AOL announced its plans to begin DKIM verification sometime
this next year during an ESPC call moderated by Ben Isaacson of CheetahMail
with special guest Mike Adkins from AOL. DKIM is the next generation of
DomainKeys, an encryption based authentication method, which is picking up
adoption in the receiver community. Currently, AOL uses an IP based
reputation algorithm to determine the propensity of outbound mail to be spam.
Under the new paradigm, a sender’s domain will be verified against the DKIM
signature with inbox success being determined by that domain’s
reputation. Mike proposed that by the end of the first half of 2009 an
initial version checking the signature will be in place.
It is important to note that the current IP based reputation
filters and delivery metrics will continue as they have been with a regular and
enhanced whitelist. DKIM will follow the same pattern with a domain
whitelist explicitly requested by senders providing information about the
domain and an enhanced domain whitelist that will be dynamically controlled by
AOL (also coined an organic whitelist). Domain reputation will be looked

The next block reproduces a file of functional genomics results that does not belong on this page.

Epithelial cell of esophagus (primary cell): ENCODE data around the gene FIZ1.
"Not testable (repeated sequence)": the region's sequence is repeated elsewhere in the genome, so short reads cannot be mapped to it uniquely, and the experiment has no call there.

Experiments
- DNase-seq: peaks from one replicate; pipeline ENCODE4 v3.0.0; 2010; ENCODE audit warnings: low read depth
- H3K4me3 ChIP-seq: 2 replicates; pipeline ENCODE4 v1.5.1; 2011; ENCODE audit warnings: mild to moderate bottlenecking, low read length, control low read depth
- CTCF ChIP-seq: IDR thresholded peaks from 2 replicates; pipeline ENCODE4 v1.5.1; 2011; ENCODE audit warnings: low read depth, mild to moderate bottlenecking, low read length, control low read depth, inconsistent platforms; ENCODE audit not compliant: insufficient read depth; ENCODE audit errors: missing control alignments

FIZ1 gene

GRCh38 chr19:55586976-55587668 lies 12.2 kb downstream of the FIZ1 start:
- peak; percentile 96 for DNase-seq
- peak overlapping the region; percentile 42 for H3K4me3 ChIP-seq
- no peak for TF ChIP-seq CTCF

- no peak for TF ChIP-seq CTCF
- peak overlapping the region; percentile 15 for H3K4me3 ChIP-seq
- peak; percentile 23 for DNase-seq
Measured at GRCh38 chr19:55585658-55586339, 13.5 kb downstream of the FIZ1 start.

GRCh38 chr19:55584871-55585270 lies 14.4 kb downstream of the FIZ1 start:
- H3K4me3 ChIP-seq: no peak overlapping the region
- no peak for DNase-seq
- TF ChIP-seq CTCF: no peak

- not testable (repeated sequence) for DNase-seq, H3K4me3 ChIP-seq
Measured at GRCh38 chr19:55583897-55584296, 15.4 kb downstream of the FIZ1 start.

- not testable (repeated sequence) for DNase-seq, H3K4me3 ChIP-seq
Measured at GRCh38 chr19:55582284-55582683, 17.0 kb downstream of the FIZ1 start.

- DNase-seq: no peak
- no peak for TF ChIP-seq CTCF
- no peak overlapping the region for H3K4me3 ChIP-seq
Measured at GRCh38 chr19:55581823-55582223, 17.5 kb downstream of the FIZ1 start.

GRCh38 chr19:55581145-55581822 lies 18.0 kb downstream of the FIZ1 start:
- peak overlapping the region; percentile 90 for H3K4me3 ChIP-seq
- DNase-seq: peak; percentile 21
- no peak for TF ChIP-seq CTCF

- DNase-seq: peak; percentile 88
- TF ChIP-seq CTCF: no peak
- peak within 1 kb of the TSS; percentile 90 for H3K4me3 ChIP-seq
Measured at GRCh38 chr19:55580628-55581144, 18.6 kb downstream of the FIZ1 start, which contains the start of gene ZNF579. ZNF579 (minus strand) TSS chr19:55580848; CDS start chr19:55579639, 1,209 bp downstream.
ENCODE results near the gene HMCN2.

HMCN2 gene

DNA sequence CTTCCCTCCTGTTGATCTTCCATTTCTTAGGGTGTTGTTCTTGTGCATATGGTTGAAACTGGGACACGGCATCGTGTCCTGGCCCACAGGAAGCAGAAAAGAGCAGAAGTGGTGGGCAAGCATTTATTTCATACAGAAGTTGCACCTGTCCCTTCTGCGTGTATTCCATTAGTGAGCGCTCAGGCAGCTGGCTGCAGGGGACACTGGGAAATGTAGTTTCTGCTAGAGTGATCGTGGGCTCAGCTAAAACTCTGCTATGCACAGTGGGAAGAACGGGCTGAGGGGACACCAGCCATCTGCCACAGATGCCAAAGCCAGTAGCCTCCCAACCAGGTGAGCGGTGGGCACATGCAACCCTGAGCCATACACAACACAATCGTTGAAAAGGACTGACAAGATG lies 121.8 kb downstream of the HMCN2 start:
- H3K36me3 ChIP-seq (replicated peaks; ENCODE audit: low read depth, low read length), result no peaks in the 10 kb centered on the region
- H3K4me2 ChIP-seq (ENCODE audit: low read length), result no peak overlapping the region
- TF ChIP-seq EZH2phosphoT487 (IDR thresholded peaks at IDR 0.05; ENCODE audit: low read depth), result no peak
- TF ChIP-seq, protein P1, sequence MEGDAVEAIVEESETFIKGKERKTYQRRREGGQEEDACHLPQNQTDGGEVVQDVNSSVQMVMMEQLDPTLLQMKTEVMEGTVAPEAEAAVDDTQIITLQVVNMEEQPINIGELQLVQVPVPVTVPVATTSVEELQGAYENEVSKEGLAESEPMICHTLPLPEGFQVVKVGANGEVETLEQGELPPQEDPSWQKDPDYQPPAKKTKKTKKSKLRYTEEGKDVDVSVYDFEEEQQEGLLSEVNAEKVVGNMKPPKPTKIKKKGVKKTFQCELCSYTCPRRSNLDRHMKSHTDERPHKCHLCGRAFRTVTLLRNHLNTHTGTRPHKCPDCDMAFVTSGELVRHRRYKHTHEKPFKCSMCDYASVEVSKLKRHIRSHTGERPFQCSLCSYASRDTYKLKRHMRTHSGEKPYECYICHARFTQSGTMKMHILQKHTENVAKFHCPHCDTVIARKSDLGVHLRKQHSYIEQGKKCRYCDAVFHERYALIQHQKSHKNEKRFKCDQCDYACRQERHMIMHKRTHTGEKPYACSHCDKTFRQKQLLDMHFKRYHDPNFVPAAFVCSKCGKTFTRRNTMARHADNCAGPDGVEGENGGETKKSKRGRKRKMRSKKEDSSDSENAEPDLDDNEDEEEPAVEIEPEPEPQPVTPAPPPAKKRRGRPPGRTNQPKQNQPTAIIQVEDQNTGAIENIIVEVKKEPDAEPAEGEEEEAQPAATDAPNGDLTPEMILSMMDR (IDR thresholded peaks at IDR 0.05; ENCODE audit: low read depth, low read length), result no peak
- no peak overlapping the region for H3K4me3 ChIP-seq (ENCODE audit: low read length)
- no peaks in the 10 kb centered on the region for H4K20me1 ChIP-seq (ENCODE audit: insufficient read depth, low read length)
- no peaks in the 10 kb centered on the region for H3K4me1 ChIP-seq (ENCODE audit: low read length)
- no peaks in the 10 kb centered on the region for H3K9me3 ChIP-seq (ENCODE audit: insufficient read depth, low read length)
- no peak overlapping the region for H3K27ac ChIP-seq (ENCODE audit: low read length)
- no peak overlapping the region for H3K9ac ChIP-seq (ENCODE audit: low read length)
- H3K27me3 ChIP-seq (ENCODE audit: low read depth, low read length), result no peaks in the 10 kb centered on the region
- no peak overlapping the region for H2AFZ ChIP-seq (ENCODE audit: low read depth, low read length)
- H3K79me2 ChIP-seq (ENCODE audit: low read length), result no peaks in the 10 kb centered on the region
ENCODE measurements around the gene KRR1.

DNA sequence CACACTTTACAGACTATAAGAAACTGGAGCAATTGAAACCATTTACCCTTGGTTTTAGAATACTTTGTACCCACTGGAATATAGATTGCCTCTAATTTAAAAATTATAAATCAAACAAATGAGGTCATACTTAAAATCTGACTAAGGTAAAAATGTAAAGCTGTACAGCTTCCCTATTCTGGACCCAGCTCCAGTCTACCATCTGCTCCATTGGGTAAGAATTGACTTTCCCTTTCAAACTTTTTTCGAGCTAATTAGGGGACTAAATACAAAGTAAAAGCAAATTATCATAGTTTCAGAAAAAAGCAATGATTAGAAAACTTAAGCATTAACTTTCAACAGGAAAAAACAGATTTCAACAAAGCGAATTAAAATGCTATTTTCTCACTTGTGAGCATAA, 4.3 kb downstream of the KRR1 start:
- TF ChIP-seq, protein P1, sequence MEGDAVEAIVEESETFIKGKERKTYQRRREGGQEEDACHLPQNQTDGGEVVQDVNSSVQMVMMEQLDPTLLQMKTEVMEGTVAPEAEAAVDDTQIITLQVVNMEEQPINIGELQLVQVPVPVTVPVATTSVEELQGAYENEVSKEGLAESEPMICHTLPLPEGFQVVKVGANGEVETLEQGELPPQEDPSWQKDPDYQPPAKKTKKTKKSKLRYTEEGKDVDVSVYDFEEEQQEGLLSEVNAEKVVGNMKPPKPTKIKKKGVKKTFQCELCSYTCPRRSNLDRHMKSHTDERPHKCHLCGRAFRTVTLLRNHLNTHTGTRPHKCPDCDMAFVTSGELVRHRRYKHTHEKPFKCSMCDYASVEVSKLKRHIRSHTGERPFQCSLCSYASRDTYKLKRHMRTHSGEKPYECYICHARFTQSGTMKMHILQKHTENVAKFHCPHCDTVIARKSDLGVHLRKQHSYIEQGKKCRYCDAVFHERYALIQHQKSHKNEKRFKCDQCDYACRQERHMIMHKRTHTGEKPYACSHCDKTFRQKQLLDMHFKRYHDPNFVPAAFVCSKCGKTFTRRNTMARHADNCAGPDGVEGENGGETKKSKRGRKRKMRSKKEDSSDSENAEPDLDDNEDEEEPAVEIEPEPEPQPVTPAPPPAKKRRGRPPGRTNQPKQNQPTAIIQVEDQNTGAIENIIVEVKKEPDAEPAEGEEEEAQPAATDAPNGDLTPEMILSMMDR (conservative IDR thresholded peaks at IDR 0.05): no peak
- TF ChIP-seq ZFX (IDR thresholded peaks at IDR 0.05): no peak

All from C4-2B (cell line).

at as the first layer of the onion and, absent DKIM, will fall back on IP based
reputation scoring. It was also mentioned that SPF will be actively used
as another data point providing information about a sender, whereas now SPF is
checked but not used in the reputation algorithm.
You can use *@dkimtest.aol.com
to test whether your outbound mail is DKIM signed properly (the * is a wildcard
character meaning anything can be used, such as email@example.com).
There are some other special provisions that will be included with the DKIM
verification in regards to some third party accreditation services which inject
headers into the envelope. It’s important to note that the first revision
of DKIM with AOL will only help to add value to senders’ efforts for delivery
but won’t punish senders who don’t currently sign. But, as Mike stated,
they want to keep their email recipients “safe and happy” and to that end, the
likelihood that DKIM will be used in greater force in the distant future is
very possible. Net – get your email DKIM signed sooner rather than later!
To keep up with the latest on AOL, check out their blog.